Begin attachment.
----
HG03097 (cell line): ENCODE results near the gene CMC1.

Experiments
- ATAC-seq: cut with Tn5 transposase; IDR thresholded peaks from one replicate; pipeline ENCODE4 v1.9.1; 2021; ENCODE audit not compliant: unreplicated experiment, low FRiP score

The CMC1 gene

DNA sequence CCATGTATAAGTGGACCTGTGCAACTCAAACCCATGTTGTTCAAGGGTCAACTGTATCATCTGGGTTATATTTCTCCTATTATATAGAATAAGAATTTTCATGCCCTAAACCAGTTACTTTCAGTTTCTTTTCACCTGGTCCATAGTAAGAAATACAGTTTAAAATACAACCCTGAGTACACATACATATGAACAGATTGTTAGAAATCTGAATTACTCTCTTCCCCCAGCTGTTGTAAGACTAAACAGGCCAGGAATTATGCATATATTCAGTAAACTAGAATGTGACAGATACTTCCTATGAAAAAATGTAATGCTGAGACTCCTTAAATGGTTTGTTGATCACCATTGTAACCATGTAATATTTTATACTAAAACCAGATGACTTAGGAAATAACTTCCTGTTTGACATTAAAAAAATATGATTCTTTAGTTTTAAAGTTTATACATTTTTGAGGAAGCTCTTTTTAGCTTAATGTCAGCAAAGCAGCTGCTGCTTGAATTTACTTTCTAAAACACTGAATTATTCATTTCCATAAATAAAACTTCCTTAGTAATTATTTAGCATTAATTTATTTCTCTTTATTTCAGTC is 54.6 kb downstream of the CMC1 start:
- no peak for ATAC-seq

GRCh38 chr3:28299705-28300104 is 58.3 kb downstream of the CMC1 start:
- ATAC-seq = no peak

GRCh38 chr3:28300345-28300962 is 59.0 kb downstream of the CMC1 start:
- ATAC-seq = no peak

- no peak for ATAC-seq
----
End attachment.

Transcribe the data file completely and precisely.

HG03097 (cell line): ENCODE results near the gene CMC1.

Experiments
- ATAC-seq: cut with Tn5 transposase; IDR thresholded peaks from one replicate; pipeline ENCODE4 v1.9.1; 2021; ENCODE audit not compliant: unreplicated experiment, low FRiP score

The CMC1 gene

DNA sequence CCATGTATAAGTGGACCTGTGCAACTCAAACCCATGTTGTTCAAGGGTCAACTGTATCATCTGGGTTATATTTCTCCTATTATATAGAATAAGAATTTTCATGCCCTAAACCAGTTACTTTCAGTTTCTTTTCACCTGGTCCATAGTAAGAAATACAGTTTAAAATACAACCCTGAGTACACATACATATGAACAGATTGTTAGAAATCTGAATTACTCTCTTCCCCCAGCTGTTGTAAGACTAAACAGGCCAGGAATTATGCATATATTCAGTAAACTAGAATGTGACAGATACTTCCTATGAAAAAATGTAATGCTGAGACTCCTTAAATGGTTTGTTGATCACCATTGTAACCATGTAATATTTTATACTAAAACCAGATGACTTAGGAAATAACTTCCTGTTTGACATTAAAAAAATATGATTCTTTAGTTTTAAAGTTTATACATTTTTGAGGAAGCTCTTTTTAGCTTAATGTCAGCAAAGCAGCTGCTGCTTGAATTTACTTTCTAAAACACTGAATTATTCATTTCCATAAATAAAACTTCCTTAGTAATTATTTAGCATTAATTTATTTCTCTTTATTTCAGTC is 54.6 kb downstream of the CMC1 start:
- no peak for ATAC-seq

GRCh38 chr3:28299705-28300104 is 58.3 kb downstream of the CMC1 start:
- ATAC-seq = no peak

GRCh38 chr3:28300345-28300962 is 59.0 kb downstream of the CMC1 start:
- ATAC-seq = no peak

- no peak for ATAC-seq